Rebel Heart Hangover



The curtains at the Toyota Center in Houston, Texas on January 12, 2016. Madonna came on late, but she was definitely worth the wait. | Photo: Sara Samora

I saw Madonna performed for the second time on Tuesday night. She is the definition of success, of breaking barriers, of outlasting and beating her naysayers, and dare I say in cliché, someone who dances to the beat of her own drum.

I received these tickets on my birthday, so it was a show I longed to attend. I love her latest album. Moreover, I have the fear that one of these days, she will say, “This is my last tour.” So why not see her while she’s still doing her thing enthusiastically?

When I watched Madonna’s Rebel Heart Tour Workshop videos on her YouTube, the music and the rehearsals created anticipation for this show.

And as I watched these videos, I couldn’t help but remembered a quote from one of my drill instructors from Marine Corps boot camp, when she had my platoon practice for initial drill evaluation.

She would slap the rifle, and ease it down to her side, butt facing the ground. Then she would yell at us –as every drill instructor does –and tell us that it was wrong.

“An amateur practices it until she gets it right,” she said. “A Marine gets it until she can’t get it wrong.”

When I read how often Madonna and her dancers rehearsed –even in her ballet days in Michigan and New York –it made me think about this quote.

Seeing the show live, with the acrobats, the special effects, the dramatics, it all looked so easy.

Every intricate dance move, every swing on the pole, and even a fall back leap from the stairs on stage, looked natural and dramatic, bringing excitement and gasps from the audience.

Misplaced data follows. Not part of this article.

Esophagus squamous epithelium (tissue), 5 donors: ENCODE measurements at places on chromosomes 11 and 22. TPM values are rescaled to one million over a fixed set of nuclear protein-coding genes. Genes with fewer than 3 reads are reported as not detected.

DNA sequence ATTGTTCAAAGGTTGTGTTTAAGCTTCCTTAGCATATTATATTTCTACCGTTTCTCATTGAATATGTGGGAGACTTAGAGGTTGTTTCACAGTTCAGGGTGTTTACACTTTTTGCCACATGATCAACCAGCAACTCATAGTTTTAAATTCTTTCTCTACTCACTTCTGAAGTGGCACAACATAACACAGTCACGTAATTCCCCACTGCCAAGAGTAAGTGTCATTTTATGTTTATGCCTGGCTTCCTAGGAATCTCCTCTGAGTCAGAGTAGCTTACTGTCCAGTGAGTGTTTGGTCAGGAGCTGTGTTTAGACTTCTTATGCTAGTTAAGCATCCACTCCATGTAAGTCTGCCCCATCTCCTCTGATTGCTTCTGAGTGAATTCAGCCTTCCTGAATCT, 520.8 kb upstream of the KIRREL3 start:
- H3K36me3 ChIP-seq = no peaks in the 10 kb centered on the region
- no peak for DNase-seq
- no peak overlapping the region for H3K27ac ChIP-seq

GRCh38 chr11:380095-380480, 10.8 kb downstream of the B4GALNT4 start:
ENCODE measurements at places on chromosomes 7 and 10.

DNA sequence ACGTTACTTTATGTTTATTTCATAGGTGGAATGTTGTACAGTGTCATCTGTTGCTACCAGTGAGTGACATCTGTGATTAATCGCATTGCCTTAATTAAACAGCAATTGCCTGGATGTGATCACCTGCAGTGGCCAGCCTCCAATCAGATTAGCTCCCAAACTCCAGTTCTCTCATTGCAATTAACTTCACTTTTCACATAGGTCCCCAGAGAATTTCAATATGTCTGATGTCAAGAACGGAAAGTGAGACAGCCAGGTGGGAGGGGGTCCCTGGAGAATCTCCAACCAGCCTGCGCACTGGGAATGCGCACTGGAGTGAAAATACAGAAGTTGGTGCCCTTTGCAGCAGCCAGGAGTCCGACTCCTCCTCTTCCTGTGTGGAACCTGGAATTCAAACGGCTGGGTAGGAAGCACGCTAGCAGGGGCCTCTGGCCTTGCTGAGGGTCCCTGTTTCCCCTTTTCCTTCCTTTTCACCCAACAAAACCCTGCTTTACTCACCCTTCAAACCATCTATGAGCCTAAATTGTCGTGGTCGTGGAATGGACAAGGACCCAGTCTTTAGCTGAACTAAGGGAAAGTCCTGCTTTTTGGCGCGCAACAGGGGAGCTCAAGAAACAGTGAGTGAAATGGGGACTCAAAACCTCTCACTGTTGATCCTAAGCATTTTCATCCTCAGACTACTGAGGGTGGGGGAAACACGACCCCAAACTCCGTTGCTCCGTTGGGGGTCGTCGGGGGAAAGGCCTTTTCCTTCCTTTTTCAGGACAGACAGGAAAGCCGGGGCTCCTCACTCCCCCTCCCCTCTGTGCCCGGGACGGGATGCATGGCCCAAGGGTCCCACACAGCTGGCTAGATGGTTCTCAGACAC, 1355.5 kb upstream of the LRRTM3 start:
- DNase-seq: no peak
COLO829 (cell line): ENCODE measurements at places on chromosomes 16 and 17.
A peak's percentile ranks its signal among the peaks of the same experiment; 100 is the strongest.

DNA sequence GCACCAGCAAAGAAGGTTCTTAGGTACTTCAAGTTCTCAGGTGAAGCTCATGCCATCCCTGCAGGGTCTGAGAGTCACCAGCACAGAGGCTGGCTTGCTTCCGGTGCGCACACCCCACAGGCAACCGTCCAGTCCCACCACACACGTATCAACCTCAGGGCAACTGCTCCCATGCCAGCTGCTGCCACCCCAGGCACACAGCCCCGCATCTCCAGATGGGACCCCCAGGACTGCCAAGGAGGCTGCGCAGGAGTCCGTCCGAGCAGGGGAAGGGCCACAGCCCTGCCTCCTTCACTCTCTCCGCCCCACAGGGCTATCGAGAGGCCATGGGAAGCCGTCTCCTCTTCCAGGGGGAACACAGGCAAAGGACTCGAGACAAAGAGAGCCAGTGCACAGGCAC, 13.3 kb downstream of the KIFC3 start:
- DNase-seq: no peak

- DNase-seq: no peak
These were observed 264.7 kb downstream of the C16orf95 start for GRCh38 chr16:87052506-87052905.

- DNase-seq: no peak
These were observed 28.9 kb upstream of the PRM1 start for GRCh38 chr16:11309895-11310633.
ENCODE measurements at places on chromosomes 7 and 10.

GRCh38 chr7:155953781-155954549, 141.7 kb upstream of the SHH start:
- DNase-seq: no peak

Might I add, some of the more acrobatic choreography were without harnesses. And if they had them on, her road crew did a great job hiding it.

Sometimes I think if Madonna had not gone the road of worldwide superstar, that she would have been perfect in the military. The woman is fit and very disciplined. Moreover, she does have a –ahem –colorful sense of humor.

I can’t help but imagine how she would play games with her junior cohorts. If the below is any indication of what kind of games she would play:

“My daughter has a problem picking things up in her room, so if you leave your clothes on the floor, they’re gone when you come home,” Madonna explains.

“[Lourdes] has to earn all her clothes back by being tidy, making her bed, hanging up her clothes.”

The little one’s wardrobe also gets taken away if she throws a tantrum over which outfit to wear.

“We have got down to one outfit — she wears the same outfit every day to school until she learns her lesson,” Madonna says.

While I do think her junior cohorts would probably despise her, they would probably love her at the same time. Seeing someone like her pushing hard, going above and beyond, looking over their uniforms like she does her dancers’ costumes, making sure everything is in order and then teach them a thing or two about culture and/or traditions.

“She’s pushing us to go harder, because she’s going so hard.”

She would want her unit to be the best, to give their all on the daily tasks. She would only want the best and would push them to keep up with her.

It’s inspiring to watch her career, to watch her try, and either succeed or fail. Regardless of what critics say about Madonna, she’s going to prove you wrong. And if she does fall, she will try again, or try a different route.

But that’s what a rebel heart is; being different and true to yourself.

Now if only I can convince some of my friends to look past the ageism, past the genre and the decade, and see what she can do. They would be amazed, and they won’t be disappointed.


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